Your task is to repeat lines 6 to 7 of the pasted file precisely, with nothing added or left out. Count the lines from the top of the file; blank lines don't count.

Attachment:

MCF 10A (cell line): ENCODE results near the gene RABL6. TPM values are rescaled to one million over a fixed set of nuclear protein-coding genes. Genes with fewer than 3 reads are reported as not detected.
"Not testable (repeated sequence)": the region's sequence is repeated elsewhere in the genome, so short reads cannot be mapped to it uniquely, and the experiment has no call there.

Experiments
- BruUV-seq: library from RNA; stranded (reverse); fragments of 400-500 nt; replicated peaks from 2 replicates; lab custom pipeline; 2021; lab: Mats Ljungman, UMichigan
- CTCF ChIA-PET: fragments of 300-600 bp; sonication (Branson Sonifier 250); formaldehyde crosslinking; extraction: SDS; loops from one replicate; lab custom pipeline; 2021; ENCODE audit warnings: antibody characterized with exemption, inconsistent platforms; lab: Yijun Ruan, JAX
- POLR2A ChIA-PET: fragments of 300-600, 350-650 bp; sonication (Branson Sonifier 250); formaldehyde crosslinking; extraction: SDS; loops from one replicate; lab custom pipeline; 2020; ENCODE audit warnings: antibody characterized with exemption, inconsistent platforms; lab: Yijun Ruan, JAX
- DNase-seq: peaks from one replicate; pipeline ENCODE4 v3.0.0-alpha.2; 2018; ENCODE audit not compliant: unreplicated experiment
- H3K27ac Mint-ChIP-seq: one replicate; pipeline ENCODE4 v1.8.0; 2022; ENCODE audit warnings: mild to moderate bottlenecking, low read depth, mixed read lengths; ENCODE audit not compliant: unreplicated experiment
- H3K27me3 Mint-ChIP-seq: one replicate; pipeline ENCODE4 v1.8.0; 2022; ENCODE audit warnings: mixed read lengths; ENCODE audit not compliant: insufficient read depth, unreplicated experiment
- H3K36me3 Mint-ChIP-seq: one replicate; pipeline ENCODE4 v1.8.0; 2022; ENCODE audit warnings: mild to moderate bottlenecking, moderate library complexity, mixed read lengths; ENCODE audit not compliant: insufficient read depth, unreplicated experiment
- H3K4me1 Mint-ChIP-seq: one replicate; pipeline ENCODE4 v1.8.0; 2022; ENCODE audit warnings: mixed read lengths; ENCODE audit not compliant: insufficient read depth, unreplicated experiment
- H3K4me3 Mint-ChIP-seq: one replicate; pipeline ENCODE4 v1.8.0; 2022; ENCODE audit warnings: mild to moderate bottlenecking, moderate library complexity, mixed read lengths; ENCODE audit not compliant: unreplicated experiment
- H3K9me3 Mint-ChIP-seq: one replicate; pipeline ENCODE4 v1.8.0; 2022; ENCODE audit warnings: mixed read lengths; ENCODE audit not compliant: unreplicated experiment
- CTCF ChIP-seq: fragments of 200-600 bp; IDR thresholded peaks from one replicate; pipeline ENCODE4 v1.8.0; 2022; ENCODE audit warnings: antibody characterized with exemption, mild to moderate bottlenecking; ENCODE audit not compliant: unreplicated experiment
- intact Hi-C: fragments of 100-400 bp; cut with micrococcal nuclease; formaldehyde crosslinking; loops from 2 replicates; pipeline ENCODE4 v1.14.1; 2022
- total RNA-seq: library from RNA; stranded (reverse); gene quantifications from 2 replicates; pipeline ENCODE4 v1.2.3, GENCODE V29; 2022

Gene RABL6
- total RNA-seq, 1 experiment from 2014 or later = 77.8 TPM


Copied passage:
- POLR2A ChIA-PET: fragments of 300-600, 350-650 bp; sonication (Branson Sonifier 250); formaldehyde crosslinking; extraction: SDS; loops from one replicate; lab custom pipeline; 2020; ENCODE audit warnings: antibody characterized with exemption, inconsistent platforms; lab: Yijun Ruan, JAX
- DNase-seq: peaks from one replicate; pipeline ENCODE4 v3.0.0-alpha.2; 2018; ENCODE audit not compliant: unreplicated experiment